The government has pledged to donate £1m towards the cost of a new helicopter for the Yorkshire Air Ambulance.
George Osborne, the Chancellor of the Exchequer, yesterday visited the charity at its base at Nostell Priory, near Wakefield, to announce the funds, which will come from fines levied on banks.
The move came after the former cricketer Geoffrey Boycott wrote to Osborne to ask for government support for the charity.
Yorkshire Air Ambulance said the money would enable it to order a replacement for the oldest of its two air ambulances, which was 15 years old and becoming increasingly more expensive to maintain.
The new helicopter, which will cost £5.7m, is expected to be delivered to the charity by September next year.
Osborne said Yorkshire Air Ambulance was a "brilliant charity".
He added: "Geoffrey Boycott asked the government for support, and I am delighted to able to donate £1m towards funding a new helicopter for the Yorkshire Air Ambulance.
Peter Sunderland, chair of Yorkshire Air Ambulance, said: "The phenomenal donation we have received today will allow us to work towards fulfilling our mission to provide Yorkshire with the highest-quality rapid response emergency service – and I express my sincere thanks for this exceptional contribution."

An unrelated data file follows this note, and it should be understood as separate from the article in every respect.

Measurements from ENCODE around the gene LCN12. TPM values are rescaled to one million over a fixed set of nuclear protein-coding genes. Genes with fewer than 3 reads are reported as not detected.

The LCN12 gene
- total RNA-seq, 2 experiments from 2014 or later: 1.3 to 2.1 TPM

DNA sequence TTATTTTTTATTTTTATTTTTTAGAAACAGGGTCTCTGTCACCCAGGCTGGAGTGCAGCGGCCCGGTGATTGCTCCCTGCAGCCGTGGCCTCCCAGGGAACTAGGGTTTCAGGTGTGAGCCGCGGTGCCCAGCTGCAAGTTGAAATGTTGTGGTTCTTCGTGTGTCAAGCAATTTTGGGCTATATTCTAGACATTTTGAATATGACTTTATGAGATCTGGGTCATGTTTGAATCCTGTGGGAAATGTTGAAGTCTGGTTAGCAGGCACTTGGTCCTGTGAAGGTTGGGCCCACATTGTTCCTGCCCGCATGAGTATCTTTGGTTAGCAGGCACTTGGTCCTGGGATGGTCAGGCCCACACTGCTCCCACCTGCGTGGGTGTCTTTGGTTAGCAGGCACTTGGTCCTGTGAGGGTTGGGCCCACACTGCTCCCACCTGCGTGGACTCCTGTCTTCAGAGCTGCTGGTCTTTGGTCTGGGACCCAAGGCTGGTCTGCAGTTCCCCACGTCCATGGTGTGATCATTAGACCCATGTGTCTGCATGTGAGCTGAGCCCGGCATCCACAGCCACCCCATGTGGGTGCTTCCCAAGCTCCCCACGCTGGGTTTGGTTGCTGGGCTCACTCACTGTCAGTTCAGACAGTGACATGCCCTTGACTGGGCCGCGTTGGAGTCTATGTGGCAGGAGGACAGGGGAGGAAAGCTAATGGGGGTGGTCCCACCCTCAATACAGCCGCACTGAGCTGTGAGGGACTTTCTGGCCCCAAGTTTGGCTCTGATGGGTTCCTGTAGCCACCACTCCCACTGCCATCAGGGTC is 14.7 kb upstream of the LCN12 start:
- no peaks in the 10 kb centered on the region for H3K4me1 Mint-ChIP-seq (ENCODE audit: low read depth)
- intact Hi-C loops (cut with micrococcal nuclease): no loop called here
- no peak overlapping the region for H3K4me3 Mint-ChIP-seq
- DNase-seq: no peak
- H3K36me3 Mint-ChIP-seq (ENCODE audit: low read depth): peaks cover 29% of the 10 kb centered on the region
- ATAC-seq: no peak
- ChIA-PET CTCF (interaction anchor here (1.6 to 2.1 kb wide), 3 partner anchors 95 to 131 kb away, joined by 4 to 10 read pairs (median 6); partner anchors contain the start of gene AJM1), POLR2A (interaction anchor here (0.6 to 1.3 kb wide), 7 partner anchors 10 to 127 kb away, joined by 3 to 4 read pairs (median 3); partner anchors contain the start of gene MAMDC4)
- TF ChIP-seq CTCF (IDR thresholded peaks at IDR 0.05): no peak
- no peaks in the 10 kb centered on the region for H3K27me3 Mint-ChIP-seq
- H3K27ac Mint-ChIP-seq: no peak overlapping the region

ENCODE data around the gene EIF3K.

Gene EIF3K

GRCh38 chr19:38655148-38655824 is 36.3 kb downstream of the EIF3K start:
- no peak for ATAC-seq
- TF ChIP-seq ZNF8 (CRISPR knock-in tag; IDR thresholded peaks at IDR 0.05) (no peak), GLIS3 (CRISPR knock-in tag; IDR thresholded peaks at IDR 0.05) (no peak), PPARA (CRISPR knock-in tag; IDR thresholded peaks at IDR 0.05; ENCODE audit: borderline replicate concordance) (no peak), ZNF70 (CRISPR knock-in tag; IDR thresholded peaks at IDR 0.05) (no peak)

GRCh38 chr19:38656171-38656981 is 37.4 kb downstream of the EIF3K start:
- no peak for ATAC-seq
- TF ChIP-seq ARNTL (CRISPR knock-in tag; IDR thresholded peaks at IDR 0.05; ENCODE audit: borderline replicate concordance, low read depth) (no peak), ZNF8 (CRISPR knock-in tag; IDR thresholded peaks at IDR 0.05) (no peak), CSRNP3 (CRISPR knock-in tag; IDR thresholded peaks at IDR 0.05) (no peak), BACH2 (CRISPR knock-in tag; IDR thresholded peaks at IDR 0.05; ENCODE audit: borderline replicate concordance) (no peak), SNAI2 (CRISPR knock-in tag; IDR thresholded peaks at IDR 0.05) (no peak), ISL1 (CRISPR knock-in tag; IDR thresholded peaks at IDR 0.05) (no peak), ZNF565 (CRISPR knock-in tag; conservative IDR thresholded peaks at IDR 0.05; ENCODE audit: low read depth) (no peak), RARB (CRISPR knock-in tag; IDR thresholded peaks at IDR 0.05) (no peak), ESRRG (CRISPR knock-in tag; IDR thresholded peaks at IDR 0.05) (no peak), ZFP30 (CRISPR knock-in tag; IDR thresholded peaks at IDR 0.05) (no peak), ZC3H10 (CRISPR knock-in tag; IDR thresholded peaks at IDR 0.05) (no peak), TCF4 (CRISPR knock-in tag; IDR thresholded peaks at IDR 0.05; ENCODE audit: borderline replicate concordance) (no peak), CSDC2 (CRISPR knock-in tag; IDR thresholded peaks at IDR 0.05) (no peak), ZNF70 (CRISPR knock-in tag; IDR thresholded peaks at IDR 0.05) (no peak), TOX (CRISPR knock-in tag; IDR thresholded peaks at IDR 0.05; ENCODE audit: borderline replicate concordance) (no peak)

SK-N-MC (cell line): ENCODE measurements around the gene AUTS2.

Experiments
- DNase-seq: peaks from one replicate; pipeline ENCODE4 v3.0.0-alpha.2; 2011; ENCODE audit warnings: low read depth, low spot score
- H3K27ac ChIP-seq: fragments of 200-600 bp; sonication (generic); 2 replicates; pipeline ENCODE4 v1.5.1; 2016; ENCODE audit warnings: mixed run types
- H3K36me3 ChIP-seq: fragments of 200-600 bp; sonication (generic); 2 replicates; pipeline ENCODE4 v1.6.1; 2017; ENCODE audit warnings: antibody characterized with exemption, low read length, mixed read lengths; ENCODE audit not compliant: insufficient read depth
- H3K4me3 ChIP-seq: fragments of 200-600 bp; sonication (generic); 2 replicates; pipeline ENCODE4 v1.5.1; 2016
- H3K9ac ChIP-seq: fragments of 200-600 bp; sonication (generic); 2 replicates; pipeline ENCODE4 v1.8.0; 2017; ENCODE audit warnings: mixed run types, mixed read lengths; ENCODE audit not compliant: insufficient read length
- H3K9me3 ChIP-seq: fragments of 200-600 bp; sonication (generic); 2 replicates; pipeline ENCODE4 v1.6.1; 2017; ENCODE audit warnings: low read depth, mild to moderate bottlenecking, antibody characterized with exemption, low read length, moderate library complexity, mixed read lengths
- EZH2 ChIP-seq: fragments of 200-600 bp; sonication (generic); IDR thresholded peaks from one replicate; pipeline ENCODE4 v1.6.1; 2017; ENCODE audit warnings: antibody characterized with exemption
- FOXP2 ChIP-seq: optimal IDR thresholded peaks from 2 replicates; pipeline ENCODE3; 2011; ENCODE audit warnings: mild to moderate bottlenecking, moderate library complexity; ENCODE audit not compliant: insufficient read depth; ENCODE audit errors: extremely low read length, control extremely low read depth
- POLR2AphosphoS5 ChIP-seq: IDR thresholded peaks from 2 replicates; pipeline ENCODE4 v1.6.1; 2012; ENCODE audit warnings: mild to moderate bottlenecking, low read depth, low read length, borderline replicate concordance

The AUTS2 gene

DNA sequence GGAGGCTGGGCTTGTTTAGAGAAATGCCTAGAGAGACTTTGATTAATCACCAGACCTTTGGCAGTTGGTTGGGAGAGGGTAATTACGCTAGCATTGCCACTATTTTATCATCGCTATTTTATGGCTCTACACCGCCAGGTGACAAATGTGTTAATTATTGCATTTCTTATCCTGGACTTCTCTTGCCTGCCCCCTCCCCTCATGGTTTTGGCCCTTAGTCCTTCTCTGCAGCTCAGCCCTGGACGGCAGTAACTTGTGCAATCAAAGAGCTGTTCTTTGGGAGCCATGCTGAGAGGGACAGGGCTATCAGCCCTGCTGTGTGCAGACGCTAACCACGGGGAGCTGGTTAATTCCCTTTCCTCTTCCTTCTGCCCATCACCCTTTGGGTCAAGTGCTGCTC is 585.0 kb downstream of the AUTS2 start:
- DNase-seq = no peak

Air ambulances are among the charities to have benefited already from funds raised by the government through fines levied on banks.
In last year’s Autumn Statement, Osborne announced that they would receive VAT refunds, which the Association of Air Ambulances expected would save about £10m over five years.
He had already announced in last year’s Budget that air ambulances would receive VAT relief on fuel.